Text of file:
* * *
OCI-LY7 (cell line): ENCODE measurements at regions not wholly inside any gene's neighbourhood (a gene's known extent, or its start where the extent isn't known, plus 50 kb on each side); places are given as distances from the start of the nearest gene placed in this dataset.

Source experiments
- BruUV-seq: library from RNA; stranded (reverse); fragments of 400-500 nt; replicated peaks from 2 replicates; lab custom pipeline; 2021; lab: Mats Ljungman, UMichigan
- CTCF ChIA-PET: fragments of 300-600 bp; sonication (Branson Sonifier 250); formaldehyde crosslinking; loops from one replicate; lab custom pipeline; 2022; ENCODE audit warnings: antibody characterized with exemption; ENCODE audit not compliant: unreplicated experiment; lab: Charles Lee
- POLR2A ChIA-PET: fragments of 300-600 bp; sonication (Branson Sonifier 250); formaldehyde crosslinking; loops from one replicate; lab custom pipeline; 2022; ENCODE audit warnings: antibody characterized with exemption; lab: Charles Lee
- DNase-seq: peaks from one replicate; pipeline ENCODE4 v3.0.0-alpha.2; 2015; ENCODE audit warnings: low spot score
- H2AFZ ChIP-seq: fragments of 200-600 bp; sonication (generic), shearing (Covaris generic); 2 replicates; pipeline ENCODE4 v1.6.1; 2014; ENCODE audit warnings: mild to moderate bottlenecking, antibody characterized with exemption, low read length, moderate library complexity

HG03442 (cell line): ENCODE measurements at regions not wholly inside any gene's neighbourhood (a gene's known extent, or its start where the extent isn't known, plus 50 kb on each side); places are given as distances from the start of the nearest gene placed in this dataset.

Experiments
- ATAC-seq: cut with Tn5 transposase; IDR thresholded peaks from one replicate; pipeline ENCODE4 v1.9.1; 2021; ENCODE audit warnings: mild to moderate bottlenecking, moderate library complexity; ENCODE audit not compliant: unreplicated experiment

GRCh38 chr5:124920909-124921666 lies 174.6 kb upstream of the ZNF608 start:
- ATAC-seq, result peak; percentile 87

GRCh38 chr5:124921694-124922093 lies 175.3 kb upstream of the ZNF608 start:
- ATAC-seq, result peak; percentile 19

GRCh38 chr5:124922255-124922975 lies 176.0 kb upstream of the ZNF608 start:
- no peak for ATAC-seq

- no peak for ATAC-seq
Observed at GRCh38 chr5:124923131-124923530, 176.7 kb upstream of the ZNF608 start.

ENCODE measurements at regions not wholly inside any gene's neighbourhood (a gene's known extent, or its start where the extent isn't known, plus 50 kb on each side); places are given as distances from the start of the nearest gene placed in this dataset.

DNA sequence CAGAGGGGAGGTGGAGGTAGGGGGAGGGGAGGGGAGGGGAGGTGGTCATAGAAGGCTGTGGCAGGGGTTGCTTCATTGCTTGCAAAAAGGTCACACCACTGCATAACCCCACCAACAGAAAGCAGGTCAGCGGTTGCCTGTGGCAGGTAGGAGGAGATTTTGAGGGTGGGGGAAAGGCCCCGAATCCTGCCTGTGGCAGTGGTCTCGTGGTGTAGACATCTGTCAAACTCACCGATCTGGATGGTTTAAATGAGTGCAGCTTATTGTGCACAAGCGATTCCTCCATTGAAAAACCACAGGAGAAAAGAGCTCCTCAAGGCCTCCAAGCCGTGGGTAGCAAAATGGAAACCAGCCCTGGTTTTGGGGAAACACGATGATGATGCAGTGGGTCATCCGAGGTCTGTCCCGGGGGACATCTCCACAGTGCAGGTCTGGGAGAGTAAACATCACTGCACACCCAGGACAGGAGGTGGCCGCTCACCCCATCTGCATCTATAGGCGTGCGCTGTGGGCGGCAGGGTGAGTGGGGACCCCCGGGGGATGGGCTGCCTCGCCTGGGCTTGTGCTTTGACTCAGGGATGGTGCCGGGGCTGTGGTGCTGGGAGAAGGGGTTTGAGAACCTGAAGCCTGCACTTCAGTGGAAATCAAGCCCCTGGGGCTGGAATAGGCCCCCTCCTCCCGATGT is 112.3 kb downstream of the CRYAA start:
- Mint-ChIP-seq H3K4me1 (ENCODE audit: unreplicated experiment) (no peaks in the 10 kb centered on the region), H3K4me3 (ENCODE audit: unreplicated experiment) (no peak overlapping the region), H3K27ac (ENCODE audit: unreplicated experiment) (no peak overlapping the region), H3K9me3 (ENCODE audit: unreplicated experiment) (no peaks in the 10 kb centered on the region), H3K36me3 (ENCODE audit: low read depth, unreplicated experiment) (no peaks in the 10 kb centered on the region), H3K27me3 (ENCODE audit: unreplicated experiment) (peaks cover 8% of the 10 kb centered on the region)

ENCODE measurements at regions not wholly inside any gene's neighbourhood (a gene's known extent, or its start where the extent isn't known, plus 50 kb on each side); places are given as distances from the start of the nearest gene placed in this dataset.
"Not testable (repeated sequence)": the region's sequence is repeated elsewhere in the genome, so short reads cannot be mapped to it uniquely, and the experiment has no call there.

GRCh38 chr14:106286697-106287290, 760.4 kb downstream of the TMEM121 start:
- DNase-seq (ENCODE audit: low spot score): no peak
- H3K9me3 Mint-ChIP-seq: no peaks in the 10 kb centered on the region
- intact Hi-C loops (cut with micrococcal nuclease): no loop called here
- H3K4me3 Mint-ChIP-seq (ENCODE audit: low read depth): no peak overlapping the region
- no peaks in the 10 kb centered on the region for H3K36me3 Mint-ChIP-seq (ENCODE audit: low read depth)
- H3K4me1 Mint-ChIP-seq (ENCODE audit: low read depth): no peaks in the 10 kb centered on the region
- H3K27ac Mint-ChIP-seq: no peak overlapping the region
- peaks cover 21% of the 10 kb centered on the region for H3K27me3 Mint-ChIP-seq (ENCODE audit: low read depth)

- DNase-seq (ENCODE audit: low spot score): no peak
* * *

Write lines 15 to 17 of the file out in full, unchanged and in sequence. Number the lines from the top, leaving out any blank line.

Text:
GRCh38 chr5:124922255-124922975 lies 176.0 kb upstream of the ZNF608 start:
- no peak for ATAC-seq

- no peak for ATAC-seq